Shopping not complete? Plenty of local options available

Published 12:00 am Sunday, December 22, 2013

CHINA GROVE — It’s Thursday night, six days before Christmas. Tammy Henley has just started her Christmas shopping.
And she is not freaking out.
Rather than drive to an out-of-town mall or fight crowds at a big box store, Henley is taking her time, looking through dresses and colorful tops at Embellish Boutique in downtown China Grove and chatting with manager Kendra Owens.
She isn’t worried a bit that Christmas is right around the corner.
“I’m a last-minute shopper, every year,” said Henley, who works in retail and said she doesn’t have time to shop until late in the season.
By shopping local, Henley said she can relax and find unique gifts while supporting downtown merchants. And she knows how important that is — Henley works at Queen’s Gifts in downtown Salisbury.
Sara Frick, owner of Adella Apparel in Salisbury, said she counts on last-minute shoppers and caters to them, offering a variety of quick and easy choices that take much of the guesswork out of buying a gift. Shoppers don’t have to worry about size or color when they buy candles, jewelry and scarves, she said, which have been popular gift items this season.
According to the National Retail Federation, 30 percent of holiday season sales happen during the last two weeks of the year. The Saturday before Christmas is the second biggest shopping day after Black Friday.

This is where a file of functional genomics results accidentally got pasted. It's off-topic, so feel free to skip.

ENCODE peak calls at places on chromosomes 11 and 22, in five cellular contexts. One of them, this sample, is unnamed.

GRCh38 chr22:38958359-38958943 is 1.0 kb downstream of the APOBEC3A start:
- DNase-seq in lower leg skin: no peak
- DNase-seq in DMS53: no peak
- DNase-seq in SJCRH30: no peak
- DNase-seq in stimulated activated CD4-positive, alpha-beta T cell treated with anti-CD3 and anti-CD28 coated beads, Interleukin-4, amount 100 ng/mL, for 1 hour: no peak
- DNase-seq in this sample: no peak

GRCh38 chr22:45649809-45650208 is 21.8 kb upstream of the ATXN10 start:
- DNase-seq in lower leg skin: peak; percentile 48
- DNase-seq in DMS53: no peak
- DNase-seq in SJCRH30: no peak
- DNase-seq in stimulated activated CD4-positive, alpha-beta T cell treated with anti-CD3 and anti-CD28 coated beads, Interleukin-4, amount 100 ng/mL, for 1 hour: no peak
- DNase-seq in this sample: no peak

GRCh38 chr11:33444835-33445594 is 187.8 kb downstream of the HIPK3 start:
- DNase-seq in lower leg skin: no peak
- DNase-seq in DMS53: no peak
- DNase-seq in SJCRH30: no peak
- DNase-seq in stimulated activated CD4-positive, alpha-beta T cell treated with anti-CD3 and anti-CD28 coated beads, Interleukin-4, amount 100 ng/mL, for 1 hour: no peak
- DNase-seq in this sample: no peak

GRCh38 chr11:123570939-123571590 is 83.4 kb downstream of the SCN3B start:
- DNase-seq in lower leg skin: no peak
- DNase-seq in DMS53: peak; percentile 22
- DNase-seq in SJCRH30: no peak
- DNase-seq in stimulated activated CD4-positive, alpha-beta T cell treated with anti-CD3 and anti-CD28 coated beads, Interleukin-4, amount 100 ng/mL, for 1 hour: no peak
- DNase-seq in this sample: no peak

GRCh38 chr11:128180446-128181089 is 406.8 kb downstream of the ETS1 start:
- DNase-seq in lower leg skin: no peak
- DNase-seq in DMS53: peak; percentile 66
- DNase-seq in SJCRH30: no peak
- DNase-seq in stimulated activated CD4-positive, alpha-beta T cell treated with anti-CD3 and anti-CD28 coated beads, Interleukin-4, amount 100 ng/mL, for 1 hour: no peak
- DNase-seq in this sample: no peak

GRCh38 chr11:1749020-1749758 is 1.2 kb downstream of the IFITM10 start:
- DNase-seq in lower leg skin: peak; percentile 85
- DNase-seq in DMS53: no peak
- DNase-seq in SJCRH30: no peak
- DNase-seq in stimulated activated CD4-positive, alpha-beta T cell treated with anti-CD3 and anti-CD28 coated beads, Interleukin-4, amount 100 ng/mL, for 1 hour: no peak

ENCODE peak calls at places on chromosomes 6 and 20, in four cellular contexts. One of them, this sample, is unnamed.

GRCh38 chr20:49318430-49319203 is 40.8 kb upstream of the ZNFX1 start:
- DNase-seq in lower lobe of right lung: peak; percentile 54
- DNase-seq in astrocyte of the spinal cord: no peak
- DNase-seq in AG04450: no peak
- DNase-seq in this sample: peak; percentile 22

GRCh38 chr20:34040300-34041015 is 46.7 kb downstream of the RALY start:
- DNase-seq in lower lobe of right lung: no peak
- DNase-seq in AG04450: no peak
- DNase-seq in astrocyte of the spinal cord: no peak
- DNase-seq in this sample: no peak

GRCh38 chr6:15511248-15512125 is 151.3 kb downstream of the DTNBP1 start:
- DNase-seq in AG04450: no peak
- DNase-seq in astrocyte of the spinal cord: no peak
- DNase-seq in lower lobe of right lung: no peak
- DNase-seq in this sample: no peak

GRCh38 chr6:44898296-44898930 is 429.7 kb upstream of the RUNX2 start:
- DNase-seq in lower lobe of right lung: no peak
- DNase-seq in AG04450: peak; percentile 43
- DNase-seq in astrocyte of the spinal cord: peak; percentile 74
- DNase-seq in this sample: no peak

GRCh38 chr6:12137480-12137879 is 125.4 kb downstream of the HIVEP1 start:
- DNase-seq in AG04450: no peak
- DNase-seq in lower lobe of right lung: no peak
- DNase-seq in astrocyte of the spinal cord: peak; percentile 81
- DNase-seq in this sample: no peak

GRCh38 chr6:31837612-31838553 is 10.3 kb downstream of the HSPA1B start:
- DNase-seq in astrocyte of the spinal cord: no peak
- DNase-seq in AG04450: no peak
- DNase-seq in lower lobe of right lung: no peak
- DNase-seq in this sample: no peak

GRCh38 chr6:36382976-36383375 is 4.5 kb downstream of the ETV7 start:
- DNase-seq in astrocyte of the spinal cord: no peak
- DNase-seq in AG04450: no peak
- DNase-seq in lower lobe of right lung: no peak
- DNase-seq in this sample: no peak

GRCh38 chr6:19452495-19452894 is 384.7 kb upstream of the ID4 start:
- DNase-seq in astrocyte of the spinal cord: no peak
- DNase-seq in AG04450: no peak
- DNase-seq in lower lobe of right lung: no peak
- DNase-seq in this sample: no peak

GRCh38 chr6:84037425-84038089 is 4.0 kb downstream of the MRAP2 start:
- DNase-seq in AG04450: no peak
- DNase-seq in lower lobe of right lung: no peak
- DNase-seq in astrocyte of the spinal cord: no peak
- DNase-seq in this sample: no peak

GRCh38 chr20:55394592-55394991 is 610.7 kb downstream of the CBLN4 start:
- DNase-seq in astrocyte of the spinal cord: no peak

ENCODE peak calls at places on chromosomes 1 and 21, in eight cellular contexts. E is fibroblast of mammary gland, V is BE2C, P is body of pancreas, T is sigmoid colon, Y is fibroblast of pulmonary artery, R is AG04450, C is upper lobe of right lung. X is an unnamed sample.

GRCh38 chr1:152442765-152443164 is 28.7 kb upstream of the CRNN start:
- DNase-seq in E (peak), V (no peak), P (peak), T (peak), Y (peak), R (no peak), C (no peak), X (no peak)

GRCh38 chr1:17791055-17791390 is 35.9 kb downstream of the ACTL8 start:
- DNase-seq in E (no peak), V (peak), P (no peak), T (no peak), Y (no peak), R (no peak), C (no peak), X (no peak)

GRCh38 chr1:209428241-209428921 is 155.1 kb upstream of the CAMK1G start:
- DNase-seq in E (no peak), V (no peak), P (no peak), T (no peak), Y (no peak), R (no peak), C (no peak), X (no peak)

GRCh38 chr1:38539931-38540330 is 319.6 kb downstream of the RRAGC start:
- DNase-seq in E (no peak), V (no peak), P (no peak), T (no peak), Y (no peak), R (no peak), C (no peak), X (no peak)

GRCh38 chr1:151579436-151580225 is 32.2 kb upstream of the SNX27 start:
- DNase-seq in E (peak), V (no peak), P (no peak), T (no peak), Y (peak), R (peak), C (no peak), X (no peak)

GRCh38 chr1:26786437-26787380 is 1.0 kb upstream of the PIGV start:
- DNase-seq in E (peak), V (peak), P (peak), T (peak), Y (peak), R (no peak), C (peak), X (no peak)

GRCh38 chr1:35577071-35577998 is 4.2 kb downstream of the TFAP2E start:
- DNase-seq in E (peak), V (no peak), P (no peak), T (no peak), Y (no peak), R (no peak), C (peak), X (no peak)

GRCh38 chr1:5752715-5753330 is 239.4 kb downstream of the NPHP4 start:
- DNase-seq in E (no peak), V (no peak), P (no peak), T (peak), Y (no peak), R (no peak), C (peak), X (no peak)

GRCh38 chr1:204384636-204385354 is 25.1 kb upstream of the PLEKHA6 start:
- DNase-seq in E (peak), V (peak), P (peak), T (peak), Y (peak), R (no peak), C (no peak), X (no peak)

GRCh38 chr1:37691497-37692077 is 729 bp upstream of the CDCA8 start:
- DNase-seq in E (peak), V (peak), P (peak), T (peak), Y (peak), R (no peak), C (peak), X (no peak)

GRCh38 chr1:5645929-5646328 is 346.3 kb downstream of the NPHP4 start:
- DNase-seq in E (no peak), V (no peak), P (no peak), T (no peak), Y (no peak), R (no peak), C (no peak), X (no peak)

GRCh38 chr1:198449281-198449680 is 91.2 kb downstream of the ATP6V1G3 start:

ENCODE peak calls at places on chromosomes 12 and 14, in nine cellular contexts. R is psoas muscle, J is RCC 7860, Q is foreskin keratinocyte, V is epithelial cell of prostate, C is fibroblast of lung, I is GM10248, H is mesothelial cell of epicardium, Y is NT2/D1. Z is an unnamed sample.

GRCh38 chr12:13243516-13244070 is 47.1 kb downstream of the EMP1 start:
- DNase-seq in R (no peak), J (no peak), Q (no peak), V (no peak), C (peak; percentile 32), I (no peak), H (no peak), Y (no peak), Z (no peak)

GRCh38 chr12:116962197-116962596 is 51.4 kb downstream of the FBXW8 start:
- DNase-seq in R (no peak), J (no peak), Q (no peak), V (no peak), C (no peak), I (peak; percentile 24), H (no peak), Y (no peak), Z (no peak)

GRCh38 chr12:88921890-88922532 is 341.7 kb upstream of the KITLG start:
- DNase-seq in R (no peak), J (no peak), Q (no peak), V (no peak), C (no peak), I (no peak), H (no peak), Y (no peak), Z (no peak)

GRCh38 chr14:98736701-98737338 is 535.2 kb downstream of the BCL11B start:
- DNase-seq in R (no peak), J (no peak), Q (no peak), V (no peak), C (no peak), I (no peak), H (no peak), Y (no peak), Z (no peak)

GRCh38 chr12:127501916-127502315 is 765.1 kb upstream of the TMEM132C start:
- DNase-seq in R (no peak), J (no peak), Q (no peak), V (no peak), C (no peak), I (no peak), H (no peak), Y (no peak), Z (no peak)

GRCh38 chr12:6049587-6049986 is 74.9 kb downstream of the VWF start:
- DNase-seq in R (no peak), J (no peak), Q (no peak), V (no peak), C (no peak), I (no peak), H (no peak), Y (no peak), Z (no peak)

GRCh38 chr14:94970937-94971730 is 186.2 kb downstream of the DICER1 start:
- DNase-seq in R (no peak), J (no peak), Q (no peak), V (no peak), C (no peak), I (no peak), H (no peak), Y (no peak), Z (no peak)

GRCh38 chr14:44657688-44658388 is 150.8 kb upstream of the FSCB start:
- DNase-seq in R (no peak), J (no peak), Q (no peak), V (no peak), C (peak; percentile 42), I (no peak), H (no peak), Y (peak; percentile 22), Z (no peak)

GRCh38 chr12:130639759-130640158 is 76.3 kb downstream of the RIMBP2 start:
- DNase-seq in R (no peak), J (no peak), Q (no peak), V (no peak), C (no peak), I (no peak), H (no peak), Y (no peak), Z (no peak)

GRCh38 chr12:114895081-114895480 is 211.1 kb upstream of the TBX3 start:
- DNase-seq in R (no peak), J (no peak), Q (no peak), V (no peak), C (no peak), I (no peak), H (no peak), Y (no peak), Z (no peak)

The week before Christmas has been her busiest week of 2013, Frick said, “and I expect Monday to be busy as well.”
Adella and many other local retailers will be open Monday and Tuesday for last-minute shoppers.
“Usually, people go in early December to the malls and do all their online shopping, and then they shop downtown,” Frick said. “They remember they missed a person or have to get the teachers something.”
People don’t want to fight traffic, and more are embracing the shop local movement, she said.
Maria and Bret Colamarino of Advance shop last-minute and local every year, they said. Friday afternoon, they stopped at the Green Goat Gallery and TranqWool Knitting Provisions in Spencer.
They picked up a ceramic yarn bowl and skein of yarn for Bret’s mother and a carved walking stick for his father, “the man who has everything,” Bret said.
“We don’t have any trouble finding last-minute gifts,” Maria said. “For the people who are difficult to buy for, we come here to the gallery.”
For more last-minute gift options you can find locally without breaking the bank, check out these ideas:
• Candy Shoppe on Main
119 S. Main St. Salisbury
Open Monday and Tuesday

Co-owner Don Vick recently added a selection of old-fashioned candies made in the United States, all priced about $5.
Hammond’s ribbon candy, which is handmade and comes in various Christmas color combinations, brings back memories of Christmas past. Hammond’s also makes a chocolate peppermint crunch, $5.99 per bag, for the chocolate lover on your list.
Butterfield’s Old-Fashioned Holiday Candy ($4.89) is made in Nashville, N.C. and comes in six flavors in a slick package.
• Guitars USA
110 N. Main St. Salisbury
Open Monday and Tuesday